Over the past week, Nancy, the musuem's Educator and Ray, our Distance Learning Developer have been hard at work defining a list of personalities that were active in what is now western New York during our study period, 1650 - 1850. They will have 15 or that we will begin researching their activities in detail to see how personal desires motovated them.
While they are digging into the musuem's archives and library to find people, I have been studying the concept of Human Desire. The exhibition will combine people and desires to develop conclusions on how human desires, such as greed forged the western New York we know today.
The concept of greed, acquiring more of some material posession that one could ever use or need, is something we all can relate to. Greed is always what the other person has. "You are greedy" Seldon will the healthy personality refer to them selves as being greedy. Greedy is not so much a desire but label given to those who have an unrelented pursuit of economic gain beyond what their society considers healthy.
Is greed good or bad? Only society can answer that question because societial norms regulate behavior. Maybe a little greed is good in some societies. In others, such as the Native American there was no ownership of land or property and being described as a greedy had a low threshold.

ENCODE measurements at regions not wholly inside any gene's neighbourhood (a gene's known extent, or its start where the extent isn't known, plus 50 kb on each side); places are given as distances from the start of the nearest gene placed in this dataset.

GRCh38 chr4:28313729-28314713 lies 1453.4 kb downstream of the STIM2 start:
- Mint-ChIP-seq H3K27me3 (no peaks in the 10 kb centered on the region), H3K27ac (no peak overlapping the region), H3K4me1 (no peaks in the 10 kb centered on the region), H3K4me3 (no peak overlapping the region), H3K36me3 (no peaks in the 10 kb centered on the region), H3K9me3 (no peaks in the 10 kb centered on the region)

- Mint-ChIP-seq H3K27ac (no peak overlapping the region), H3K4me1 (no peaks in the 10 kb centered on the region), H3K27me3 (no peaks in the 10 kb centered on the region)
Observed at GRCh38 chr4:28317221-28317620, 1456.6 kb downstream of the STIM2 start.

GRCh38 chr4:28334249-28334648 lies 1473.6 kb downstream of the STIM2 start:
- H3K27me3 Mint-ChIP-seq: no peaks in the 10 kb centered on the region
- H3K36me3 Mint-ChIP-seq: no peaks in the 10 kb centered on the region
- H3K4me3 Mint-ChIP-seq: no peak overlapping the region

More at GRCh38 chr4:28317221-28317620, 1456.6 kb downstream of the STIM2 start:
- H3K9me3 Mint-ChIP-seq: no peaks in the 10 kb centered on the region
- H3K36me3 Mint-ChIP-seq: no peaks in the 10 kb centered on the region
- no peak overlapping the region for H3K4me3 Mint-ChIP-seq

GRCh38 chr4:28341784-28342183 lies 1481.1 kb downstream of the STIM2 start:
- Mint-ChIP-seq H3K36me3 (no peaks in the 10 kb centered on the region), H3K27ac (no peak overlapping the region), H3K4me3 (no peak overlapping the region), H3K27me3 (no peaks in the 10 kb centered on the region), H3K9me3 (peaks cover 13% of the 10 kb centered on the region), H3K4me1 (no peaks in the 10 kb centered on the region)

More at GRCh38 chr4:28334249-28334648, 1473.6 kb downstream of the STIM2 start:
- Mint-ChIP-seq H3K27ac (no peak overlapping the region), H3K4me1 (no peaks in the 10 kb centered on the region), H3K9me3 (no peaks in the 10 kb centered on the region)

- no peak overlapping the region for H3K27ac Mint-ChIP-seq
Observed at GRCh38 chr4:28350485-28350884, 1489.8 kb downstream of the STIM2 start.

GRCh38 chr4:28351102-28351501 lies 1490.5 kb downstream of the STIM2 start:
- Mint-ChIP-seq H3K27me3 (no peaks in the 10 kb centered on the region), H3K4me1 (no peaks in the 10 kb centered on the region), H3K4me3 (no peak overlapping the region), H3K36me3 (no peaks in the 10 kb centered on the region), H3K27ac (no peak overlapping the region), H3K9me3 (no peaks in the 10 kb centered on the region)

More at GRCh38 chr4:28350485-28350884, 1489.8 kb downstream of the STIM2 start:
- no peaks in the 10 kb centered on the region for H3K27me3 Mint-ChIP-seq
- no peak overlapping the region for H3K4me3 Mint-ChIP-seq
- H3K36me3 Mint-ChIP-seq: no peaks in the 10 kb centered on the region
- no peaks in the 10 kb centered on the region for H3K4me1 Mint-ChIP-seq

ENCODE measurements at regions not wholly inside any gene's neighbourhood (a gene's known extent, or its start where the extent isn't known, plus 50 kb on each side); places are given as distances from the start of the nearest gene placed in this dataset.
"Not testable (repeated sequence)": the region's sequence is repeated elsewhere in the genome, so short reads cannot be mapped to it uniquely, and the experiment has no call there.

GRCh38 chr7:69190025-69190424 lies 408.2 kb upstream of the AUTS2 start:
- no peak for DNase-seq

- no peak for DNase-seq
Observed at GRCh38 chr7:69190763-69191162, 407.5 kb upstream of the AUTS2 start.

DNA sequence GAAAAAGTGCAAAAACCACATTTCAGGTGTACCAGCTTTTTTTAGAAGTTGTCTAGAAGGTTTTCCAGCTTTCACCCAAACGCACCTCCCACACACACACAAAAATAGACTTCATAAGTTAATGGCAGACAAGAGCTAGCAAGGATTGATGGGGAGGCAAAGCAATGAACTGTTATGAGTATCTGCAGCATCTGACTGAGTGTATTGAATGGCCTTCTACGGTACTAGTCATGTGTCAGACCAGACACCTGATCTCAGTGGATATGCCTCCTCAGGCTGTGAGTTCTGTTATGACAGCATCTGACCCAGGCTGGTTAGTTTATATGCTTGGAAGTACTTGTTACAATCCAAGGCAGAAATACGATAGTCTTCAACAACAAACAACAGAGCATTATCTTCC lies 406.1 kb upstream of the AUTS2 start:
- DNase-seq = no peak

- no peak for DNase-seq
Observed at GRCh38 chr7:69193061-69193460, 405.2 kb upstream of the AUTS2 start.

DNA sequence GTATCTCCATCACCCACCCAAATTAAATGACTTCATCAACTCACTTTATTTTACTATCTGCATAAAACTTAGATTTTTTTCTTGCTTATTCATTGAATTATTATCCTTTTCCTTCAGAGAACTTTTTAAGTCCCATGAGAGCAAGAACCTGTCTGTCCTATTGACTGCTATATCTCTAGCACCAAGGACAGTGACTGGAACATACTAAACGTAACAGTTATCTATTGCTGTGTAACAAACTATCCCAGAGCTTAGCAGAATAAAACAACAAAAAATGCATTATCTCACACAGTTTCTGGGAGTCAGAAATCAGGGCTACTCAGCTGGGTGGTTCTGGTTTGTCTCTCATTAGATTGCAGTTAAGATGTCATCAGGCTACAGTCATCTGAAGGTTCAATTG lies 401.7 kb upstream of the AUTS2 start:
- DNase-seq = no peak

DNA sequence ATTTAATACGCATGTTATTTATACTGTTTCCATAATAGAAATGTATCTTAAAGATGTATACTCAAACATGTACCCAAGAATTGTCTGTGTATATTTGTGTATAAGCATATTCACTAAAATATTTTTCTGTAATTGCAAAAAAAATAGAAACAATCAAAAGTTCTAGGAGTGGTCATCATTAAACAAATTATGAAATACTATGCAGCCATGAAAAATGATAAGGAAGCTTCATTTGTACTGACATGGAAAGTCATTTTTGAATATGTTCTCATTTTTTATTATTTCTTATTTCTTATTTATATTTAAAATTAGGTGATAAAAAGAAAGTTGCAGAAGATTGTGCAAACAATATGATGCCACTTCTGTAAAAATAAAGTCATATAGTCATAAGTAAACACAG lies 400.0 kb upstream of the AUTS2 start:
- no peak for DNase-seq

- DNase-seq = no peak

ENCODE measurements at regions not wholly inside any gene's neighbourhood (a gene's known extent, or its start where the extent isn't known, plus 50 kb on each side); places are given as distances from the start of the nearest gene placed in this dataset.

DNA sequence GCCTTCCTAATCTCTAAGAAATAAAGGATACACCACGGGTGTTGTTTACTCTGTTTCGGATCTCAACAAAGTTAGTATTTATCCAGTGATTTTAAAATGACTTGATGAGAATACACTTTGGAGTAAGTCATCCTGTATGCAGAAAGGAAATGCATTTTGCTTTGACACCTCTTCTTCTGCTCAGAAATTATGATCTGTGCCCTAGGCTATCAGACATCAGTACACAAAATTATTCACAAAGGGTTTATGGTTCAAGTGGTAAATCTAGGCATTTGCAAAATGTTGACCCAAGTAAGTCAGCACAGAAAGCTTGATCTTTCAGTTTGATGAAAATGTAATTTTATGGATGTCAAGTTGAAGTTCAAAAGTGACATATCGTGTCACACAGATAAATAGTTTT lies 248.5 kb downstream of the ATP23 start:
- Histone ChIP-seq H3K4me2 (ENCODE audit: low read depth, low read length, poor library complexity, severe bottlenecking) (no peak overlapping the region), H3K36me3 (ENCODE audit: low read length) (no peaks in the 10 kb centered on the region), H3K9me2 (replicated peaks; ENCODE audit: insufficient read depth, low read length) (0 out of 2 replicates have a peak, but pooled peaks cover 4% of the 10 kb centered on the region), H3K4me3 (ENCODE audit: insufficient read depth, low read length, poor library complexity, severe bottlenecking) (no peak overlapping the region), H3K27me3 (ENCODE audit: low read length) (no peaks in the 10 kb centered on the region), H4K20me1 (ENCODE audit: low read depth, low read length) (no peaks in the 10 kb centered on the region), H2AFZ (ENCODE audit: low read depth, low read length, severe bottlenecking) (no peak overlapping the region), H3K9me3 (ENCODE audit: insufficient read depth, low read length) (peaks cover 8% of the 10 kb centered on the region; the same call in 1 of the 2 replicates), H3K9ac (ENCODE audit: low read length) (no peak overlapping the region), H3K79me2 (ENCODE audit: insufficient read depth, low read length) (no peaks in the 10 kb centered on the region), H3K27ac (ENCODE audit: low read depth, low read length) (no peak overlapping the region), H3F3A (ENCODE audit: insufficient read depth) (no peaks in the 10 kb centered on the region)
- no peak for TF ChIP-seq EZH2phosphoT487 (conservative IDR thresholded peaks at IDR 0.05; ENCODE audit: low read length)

If we accept the premis that human nature in its essential qualities the same among all men then what specifically prompts some to pursue then what is it in people that motivate them to seek material posessions in excess of sociatial norms?
This leads to the age old sociological question, "Is man basically evil and his actions contrilled by his society's norms or is man basically good and it is society that corrupts and governs devient actions?
These are issues that we will use in defining our personalities who affected the early development of our region.
In addition to greed we will be looking at other behaviors, self preservation, control over others, fear of failure, and the like.
The exhibition will not only be a study into our region's past but a study of the sociology and norms of the times that regulated behaviors. What was considered greedy in 1650 may not be what is considered greedy in 1850. So we may be aiming at a moving target.